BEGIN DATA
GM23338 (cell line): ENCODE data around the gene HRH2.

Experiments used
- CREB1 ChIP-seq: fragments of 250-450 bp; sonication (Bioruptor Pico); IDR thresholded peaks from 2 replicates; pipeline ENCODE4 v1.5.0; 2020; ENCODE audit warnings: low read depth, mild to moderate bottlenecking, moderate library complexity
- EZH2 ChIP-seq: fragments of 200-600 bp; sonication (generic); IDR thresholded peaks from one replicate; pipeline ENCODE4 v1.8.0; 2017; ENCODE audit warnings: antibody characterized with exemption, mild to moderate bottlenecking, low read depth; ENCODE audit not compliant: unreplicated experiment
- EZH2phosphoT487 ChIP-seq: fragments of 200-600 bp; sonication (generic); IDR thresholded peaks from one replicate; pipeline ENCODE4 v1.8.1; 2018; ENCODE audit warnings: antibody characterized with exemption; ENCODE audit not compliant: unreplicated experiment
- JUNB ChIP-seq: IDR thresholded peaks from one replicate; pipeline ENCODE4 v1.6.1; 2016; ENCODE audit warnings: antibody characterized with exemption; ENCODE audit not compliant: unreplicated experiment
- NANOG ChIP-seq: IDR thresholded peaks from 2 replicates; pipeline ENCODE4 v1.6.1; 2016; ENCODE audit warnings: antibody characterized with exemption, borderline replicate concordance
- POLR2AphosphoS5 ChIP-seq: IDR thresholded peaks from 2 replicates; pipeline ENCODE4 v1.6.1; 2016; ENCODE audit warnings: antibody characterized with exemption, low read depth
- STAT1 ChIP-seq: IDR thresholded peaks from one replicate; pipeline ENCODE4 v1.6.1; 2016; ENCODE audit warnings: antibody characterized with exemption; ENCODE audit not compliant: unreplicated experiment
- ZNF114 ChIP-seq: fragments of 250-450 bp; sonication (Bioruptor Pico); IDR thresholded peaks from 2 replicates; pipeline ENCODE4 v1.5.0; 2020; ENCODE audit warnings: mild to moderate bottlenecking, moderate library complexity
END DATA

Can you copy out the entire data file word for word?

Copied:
GM23338 (cell line): ENCODE data around the gene HRH2.

Experiments used
- CREB1 ChIP-seq: fragments of 250-450 bp; sonication (Bioruptor Pico); IDR thresholded peaks from 2 replicates; pipeline ENCODE4 v1.5.0; 2020; ENCODE audit warnings: low read depth, mild to moderate bottlenecking, moderate library complexity
- EZH2 ChIP-seq: fragments of 200-600 bp; sonication (generic); IDR thresholded peaks from one replicate; pipeline ENCODE4 v1.8.0; 2017; ENCODE audit warnings: antibody characterized with exemption, mild to moderate bottlenecking, low read depth; ENCODE audit not compliant: unreplicated experiment
- EZH2phosphoT487 ChIP-seq: fragments of 200-600 bp; sonication (generic); IDR thresholded peaks from one replicate; pipeline ENCODE4 v1.8.1; 2018; ENCODE audit warnings: antibody characterized with exemption; ENCODE audit not compliant: unreplicated experiment
- JUNB ChIP-seq: IDR thresholded peaks from one replicate; pipeline ENCODE4 v1.6.1; 2016; ENCODE audit warnings: antibody characterized with exemption; ENCODE audit not compliant: unreplicated experiment
- NANOG ChIP-seq: IDR thresholded peaks from 2 replicates; pipeline ENCODE4 v1.6.1; 2016; ENCODE audit warnings: antibody characterized with exemption, borderline replicate concordance
- POLR2AphosphoS5 ChIP-seq: IDR thresholded peaks from 2 replicates; pipeline ENCODE4 v1.6.1; 2016; ENCODE audit warnings: antibody characterized with exemption, low read depth
- STAT1 ChIP-seq: IDR thresholded peaks from one replicate; pipeline ENCODE4 v1.6.1; 2016; ENCODE audit warnings: antibody characterized with exemption; ENCODE audit not compliant: unreplicated experiment
- ZNF114 ChIP-seq: fragments of 250-450 bp; sonication (Bioruptor Pico); IDR thresholded peaks from 2 replicates; pipeline ENCODE4 v1.5.0; 2020; ENCODE audit warnings: mild to moderate bottlenecking, moderate library complexity